Cycling Safety

BBC Countryfile’s criticised cycling safety report filmed on closed Long Hill road

Where better to talk to Dame Sarah Storey about cycling safety on fast rural roads than Derbyshire‘s A5004 Long Hill — briefly a cycling paradise while closed to most vehicles. So it was odd that the BBC’s Countryfile failed to mention this fact while using it for background footage in a piece that has been much-criticised online.

Yes, take a deep breath folks, the infamously — and often incredulously — balanced BBC have been Doing Cycling again.

Last Sunday’s Countryfile (29th May 2022 – iPlayer) promised a cycling special, with features on a new Sustrans greenway in Warwickshire and a report on rural cycling safety by Tom Heap.

The Sustrans feature was pleasant enough, though Matt Baker’s exaggerated “at a cost of five million pounds, it’s not come cheap” felt slightly ignorant — try checking the cost of some road projects Matt, you’ll be astonished.

Let’s assume Tom Heap didn’t really cycle to the top of the Goyt Valley to film this.

As to be expected, because TV (and especially the BBC it seems) can never just do cycling without making it a tiresome us vs. them debate, it was the cycling safety package by “two-sides-to-everything” Tom Heap that whipped up unnecessary tension.

Here the programme makers managed to segue with spectacularly poor taste from the heartbreaking story of a cyclist killed by a driver, bravely told by his widow, into Tom countering not one but two advocates of road safety with unnecessary and disgraceful, victim-blaming counter-arguments.

A “closed” Long Hill provided programme makers with perfect cycling footage — shouldn’t they have mentioned it’s not normally this safe?

On a deserted Long Hill, where traffic would normally be screaming past at 50 mph (plus), Dame Sarah Storey talked to Tom about the absurdity of narrow country lanes turning to “national speed limit” (ie. 60 mph) just where it’s most inappropriate.

The local establishing footage featured Greater Manchester’s new Active Travel Commissioner climbing past Pym Chair Farm, traffic on the A534 Cat and Fiddle and the quiet lane at the top of the Goyt Valley, but also numerous shots of people cycling on the mostly-deserted Long Hill road — including Tom himself.

Dame Sarah barely breaking a sweat on the Jenkin Chapel climb.
A TV piece like this in the middle of the A5004 Long Hill would not normally be advisable.

With no mention of the current closure enabling this pleasant cycling, it felt like a rather dishonest way to use the footage. Filming there under normal, noisy, dangerous conditions would’ve been almost impossible, but could’ve made for a more interesting, and original, piece on how lacking we are in safe rural cycle connections.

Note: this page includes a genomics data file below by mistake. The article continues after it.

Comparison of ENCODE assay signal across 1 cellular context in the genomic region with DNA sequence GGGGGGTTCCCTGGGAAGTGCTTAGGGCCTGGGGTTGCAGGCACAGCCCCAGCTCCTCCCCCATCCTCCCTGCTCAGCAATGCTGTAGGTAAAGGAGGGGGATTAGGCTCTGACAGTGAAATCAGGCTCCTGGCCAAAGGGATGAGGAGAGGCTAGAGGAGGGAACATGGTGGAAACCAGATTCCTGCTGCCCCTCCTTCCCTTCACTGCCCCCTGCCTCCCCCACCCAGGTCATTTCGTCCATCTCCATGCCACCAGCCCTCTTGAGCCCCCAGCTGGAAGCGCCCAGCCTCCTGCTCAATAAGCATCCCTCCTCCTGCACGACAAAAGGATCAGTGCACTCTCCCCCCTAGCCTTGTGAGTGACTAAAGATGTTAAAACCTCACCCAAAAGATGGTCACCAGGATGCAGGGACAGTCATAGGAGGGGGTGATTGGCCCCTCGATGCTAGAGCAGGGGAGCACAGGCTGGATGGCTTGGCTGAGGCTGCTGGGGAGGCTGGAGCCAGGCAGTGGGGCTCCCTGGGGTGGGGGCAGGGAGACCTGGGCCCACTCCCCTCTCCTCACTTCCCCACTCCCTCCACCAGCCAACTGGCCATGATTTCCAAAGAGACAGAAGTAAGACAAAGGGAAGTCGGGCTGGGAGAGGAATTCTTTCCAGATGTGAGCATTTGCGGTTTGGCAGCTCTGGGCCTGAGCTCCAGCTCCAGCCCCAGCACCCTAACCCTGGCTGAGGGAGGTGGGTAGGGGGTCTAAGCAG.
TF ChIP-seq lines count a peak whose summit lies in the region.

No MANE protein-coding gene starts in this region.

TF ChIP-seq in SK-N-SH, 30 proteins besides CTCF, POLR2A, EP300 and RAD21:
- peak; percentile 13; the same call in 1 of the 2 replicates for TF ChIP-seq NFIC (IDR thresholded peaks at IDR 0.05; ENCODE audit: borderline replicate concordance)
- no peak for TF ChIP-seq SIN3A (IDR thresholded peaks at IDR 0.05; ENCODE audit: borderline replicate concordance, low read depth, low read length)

Instead the BBC gave us Tom interjecting, with a knowingly antagonistic smirk, to Dame Sarah’s well-presented thoughts: “but let’s face it, cyclists can be occasionally dangerous and occasionally full of themselves as well, can’t they.”

That “oh my god you’re really saying this” face.

Give another medal to Dame Sarah for not saying “sod this” and cycling back to Disley, but instead calmly cutting through with the absolute bottom line: “people who are driving vehicles need to take the greatest amount of care.”

Watch the full piece with Dame Sarah Storey in the tweet above.

But looking for yet more balance, Tom then accosted some people apparently getting out of vehicles in the Poole’s Cavern car park with the updated Highway Code. Though one interviewee was allowed, unquestioned, to basically describe cyclists as an irritant, another (in a branded Poole’s Cavern shirt) saved a PR disaster for the Buxton cave by kindly pointing out people on bikes are “just flesh and blood, and vulnerable.”

Not done yet, Tom — who for some reason felt the need to put out a very defensive “as a cyclist myself” tweet late on the evening of broadcast — met with Jo Ness from campaign group More Than A Cyclist.

Despite Jo providing some good, honest balance that “there’s [both] bad cycling and there’s bad driving,” Tom felt the need to push further.

“Well you said it, there are some cyclists who are pretty aggressive out there and are pretty, if you like, entitled on the road, aren’t there.” Erm, that’s not quite what was said, Tom.

The basic fact that “bad cycling” is most likely to only injure the cyclist whereas “bad driving” is far more likely to cause serious injury and even death to others seemed entirely lost. Rather than a piece about the dangers to cycling on rural roads, it all left the feeling that cycling itself is dangerous.

Tom concluded “with more people using our roads, it’s no surprise that accidents happen.” Really, Tom, we shouldn’t be surprised by people being killed just trying to ride a bike? Would you say that to the widow you spoke to earlier?

“But we all have a duty to keep ourselves and each other safe” he continued, for the victim-blaming gold medal, with apparently zero irony against footage of a heavy tipper truck flying past near the Cat and Fiddle.

As the West Midlands Cycling & Walking Commissioner Adam Tranter tweeted, “Please, you don’t have to be contrary. You can just say that we should protect vulnerable road users.”

And please, the BBC, Countryfile producers and Tom — next time you’re thinking about doing a piece on cycling safety, unless you can follow that above advice, maybe we’d all be safer if you just… didn’t.

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About Peaks & Puddles

Hello, I'm Anthony. I started Peaks & Puddles to chart the ups and downs of cycling and walking the edges of the Peak District around Buxton, Macclesfield and Stockport, and to help more people explore this brilliant landscape between town and country. Find out more about me and Peaks & Puddles here.